where P is the turbulence production, T is the turbulent time scale, E is a term specific to the Yang-Shih, 1993, and is the Yap correction. The model constants are mostly the same as those in the standard k*-ɛ *model. Away from the wall, the present model reduces to the standard k-ɛ model. Thus, it is only necessary to assess the performance of the model for near-wall turbulence. Denoting the trace of a matrix product by , the production term is defined as follows:

where is the turbulent Reynolds stress tensor, and is the mean flow strain tensor.

NOTE: In the Cadence Fidelity Open Solver, the incompressible formulation of the production is considered, even when compressible flows are simulated. This assumption guarantees the production term never becomes negative since

A singularity would arise if the standard k-ɛ model were applied all the way to the wall due to the vanishing of turbulent kinetic energy, k, at the wall, which causes the time scale in the dissipation equation to become zero. To overcome this, Yang-Shih, 1993 used a modified time scale. The turbulent length scale is defined by the size of the energy-containing eddies, which, near the wall, would have a size of . Furthermore, the turbulent velocity field has the following expansions near the wall, as Hanjalic et al. 1976 demonstrated.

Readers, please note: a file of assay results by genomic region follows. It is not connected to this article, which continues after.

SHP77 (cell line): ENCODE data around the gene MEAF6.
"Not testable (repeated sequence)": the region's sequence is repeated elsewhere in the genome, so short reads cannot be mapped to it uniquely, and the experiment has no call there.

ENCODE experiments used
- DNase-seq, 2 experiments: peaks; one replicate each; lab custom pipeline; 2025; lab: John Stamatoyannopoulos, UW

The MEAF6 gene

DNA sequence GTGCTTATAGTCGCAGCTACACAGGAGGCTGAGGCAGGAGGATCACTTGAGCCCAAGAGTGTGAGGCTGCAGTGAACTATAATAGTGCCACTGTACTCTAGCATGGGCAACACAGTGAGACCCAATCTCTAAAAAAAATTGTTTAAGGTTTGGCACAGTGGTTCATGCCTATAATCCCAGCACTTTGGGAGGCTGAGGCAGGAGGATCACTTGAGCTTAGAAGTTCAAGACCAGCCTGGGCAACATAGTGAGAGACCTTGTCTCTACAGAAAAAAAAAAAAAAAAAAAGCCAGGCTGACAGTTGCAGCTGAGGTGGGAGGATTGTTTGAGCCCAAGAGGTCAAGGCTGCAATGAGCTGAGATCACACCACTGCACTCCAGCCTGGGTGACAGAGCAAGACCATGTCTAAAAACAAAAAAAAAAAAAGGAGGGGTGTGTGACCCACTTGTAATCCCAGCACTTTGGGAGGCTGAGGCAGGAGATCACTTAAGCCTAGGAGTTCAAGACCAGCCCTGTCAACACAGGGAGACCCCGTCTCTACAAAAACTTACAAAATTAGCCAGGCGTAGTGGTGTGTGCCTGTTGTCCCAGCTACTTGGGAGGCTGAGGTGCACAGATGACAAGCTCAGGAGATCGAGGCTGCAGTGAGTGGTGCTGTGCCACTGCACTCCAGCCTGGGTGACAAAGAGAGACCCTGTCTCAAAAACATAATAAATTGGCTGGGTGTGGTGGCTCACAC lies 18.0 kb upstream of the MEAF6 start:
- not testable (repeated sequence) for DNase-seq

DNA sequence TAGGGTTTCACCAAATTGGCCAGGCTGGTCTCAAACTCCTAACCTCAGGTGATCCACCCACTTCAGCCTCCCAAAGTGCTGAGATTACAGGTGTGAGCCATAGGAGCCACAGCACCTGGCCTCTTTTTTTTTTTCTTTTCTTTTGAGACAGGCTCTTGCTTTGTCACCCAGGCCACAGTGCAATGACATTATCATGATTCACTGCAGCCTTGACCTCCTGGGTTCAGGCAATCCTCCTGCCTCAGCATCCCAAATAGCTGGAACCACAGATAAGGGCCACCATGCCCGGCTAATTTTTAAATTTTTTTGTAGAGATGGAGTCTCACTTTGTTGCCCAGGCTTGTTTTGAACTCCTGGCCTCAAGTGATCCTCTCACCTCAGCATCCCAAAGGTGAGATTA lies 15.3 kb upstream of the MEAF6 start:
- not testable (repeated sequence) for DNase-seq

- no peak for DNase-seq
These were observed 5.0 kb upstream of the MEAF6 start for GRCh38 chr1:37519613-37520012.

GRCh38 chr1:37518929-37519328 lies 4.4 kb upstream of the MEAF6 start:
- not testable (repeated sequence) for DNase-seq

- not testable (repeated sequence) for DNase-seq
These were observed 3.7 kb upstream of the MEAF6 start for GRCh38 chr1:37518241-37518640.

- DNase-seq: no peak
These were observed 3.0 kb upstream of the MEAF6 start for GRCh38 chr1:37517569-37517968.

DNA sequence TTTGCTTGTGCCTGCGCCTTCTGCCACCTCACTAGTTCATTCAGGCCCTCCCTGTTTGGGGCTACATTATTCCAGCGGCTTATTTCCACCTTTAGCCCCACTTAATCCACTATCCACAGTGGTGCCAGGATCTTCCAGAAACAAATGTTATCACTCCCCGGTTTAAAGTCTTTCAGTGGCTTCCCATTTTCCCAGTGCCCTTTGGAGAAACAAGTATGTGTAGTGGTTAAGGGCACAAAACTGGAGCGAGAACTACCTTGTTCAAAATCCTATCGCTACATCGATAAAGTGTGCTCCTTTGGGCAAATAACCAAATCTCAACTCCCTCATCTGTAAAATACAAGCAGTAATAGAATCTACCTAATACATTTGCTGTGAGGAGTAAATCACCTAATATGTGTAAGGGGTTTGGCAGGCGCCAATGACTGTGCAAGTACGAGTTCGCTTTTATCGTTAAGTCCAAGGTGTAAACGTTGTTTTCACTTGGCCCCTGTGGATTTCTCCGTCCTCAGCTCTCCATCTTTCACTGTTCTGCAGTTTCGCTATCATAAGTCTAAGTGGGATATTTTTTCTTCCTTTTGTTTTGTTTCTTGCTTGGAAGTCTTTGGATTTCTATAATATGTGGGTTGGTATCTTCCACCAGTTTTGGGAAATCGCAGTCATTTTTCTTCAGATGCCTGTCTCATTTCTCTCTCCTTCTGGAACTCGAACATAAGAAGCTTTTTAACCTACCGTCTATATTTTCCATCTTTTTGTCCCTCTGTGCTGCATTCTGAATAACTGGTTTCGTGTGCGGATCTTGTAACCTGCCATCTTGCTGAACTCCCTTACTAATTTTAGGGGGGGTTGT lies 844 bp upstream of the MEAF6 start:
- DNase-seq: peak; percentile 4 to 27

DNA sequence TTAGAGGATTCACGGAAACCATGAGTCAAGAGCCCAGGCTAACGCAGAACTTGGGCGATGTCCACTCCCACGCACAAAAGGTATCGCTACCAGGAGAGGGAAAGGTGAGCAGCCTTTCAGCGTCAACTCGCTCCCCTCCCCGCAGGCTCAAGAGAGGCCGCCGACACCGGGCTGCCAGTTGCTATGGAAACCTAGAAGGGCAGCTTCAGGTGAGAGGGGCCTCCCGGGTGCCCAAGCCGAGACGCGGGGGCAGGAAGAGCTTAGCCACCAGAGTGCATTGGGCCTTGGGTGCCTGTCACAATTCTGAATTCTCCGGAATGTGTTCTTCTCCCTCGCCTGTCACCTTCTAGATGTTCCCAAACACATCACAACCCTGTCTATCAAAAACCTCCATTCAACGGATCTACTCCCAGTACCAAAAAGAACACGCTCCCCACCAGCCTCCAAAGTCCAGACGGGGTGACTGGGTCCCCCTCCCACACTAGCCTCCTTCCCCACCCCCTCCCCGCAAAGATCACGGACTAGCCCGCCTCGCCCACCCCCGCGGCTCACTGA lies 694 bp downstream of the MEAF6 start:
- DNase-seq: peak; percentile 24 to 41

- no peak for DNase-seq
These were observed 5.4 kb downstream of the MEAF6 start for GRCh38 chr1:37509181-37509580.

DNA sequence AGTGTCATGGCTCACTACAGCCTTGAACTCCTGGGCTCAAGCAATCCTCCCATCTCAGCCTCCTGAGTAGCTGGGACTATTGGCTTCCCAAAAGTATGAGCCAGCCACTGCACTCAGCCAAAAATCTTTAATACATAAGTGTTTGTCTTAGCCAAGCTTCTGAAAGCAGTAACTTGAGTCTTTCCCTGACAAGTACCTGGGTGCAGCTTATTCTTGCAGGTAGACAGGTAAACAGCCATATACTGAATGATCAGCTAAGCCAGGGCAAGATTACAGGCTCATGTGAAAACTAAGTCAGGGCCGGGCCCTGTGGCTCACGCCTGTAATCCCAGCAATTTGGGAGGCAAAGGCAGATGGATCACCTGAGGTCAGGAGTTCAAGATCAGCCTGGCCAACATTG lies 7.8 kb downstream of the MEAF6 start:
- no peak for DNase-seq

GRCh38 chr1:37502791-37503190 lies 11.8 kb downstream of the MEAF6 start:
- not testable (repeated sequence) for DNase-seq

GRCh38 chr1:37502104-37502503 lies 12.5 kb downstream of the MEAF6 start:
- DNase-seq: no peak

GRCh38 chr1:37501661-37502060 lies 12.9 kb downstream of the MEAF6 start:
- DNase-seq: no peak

where are nonzero in general.

As the wall approaches, the turbulent length and velocity scales approach zero. However, the turbulent timescale, defined as the ratio of the length scale of energy-containing eddies to the turbulent velocity scale, remains non-zero and matches the Kolmogorov timescale due to dominant viscous dissipation near the wall. Therefore, the turbulent time scale is given by away from the wall and by the Kolmogorov time scale near the wall. Since is much larger than the Kolmogorov time scale away from the wall and vanishes near the wall due to the boundary condition on k.. The modified turbulent time scale is given by:

is the Kolmogorov time scale and is a constant of order one.

Now the time scale given by the modified turbulent time scale equation is bounded by the Kolmogorov time scale that is always positive. When this time scale is used in the dissipation equation, there will be no singularity at the wall. A Kolmogorov-Prandtl type formula defines the turbulent eddy viscosity .

where is the damping function that is used to account for the wall effect.

The damping function in the present model is taken to be a function of , which is defined as follows:

and takes the following form:

These constants are devised by comparing the performance of the model prediction and the direct numerical simulation (DNS) data for turbulent channel flow at